FOUR HUNDRED. In the late nineteenth century Caroline Webster Schermerhorn Astor, the wife of William Astor, used her position as the heir and wife of a wealthy man to become the arbiter of New York high society and the protector of the status of family and old wealth against the claims of the nouveau rich. Her annual January ball was the social event of the year. In 1892 Mrs. Astor, finding that her list of guests exceeded her ball-room's capacity, asked Ward McAllister, a well-known socialite, to reduce it to four hundred. McAllister afterward boasted that "there were about four hundred people in New York society." The number had no significance because new millionaires soon received the social recognition to which, by American standards of conspicuous spending, they were entitled. Rather, "The Four Hundred" became a cliché denoting social exclusivity.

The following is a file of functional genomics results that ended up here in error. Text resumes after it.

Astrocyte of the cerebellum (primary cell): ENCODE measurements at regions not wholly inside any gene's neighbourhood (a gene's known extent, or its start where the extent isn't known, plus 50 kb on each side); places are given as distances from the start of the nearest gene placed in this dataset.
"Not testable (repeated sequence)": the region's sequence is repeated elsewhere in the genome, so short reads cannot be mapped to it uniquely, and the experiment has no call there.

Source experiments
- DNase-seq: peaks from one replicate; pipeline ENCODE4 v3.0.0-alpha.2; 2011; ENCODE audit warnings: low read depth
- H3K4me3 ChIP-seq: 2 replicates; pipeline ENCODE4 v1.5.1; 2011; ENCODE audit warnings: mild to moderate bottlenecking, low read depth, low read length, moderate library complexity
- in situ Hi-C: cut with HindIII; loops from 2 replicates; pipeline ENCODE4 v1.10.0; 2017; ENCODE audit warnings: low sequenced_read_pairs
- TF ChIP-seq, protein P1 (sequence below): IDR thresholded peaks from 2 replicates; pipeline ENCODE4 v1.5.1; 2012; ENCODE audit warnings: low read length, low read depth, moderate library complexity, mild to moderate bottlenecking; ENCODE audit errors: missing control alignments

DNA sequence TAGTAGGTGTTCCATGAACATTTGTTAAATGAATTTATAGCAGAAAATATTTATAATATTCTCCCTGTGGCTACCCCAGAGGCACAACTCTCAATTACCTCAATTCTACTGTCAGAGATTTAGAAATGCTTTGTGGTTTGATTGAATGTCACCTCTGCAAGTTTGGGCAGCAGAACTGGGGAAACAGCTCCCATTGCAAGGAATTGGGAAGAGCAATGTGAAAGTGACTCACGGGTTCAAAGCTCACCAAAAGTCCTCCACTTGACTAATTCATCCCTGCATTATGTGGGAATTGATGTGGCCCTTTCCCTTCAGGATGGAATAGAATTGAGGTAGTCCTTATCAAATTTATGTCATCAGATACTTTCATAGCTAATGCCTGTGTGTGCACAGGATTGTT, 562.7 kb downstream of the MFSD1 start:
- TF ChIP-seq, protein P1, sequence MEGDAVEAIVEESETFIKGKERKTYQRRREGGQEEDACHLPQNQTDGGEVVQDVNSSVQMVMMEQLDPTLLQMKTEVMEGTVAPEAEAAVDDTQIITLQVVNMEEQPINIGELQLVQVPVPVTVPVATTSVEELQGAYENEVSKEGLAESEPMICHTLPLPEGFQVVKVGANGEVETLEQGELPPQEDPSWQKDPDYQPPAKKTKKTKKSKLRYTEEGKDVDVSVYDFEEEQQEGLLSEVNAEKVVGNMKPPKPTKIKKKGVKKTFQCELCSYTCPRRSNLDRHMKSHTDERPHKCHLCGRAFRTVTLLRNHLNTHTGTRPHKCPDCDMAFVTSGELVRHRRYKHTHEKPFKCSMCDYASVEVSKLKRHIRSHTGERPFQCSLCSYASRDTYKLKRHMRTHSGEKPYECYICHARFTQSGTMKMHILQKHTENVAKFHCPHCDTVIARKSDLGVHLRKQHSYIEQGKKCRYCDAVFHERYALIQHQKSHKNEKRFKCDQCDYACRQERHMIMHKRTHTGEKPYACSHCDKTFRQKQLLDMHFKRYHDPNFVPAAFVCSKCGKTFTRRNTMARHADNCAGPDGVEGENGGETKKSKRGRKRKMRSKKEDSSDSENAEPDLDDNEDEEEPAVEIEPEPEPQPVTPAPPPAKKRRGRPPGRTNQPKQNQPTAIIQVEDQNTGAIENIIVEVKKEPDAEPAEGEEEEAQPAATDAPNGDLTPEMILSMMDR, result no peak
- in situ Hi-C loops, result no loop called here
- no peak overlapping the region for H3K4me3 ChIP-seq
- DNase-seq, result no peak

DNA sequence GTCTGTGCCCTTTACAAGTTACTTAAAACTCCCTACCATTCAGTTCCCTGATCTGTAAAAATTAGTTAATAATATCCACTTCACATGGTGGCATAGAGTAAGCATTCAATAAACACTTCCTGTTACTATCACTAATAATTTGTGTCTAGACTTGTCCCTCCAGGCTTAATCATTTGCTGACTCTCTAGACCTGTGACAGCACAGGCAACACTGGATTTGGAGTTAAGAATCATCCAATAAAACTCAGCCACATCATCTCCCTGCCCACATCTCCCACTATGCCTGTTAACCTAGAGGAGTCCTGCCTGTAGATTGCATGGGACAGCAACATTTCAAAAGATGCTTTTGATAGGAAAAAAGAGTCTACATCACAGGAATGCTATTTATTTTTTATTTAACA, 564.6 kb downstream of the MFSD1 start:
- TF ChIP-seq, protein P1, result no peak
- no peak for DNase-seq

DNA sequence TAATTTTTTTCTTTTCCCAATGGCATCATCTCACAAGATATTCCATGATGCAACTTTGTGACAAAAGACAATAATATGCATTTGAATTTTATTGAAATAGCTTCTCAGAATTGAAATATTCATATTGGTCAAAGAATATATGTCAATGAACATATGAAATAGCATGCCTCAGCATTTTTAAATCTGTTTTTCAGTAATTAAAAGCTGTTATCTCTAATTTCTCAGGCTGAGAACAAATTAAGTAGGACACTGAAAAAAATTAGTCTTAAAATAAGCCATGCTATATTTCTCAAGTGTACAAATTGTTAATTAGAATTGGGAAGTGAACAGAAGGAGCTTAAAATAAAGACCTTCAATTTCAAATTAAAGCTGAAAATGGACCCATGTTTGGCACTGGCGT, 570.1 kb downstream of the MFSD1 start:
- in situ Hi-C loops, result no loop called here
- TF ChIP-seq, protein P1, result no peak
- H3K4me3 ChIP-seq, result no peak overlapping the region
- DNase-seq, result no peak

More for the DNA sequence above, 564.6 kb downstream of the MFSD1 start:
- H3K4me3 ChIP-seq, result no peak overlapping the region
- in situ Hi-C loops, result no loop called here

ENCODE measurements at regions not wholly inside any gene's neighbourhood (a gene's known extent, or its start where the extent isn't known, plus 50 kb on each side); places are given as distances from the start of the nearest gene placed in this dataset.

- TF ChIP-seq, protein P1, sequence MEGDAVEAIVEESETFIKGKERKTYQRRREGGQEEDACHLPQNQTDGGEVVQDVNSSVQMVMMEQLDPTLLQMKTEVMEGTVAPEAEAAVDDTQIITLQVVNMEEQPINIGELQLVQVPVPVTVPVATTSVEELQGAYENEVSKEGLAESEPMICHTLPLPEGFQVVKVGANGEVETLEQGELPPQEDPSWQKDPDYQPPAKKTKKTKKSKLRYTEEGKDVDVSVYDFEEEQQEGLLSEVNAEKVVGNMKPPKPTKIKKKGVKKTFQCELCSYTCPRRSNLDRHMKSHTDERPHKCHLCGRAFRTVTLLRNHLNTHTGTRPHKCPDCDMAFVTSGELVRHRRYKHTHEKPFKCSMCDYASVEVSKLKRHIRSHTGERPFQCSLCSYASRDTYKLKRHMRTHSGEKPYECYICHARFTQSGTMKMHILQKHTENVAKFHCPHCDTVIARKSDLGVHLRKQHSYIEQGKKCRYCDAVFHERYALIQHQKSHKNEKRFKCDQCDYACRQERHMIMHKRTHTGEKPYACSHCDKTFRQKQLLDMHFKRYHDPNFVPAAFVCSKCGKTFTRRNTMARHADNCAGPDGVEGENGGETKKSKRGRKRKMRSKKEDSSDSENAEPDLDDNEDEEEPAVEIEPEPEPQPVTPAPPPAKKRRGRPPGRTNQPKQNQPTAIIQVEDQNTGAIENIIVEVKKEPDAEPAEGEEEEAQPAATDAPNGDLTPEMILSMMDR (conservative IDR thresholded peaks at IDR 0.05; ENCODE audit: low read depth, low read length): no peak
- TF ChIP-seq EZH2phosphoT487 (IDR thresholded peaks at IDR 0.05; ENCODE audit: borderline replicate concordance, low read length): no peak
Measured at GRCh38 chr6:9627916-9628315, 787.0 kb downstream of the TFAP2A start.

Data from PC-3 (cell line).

Allen, Frederick Lewis. The Lords of Creation. New York: Harper and Brothers, 1935.
Cable, Mary. Top Drawer: American High Society from the Gilded Age to the Roaring Twenties. New York: Atheneum, 1984.
Harvey L.Carter/c. p.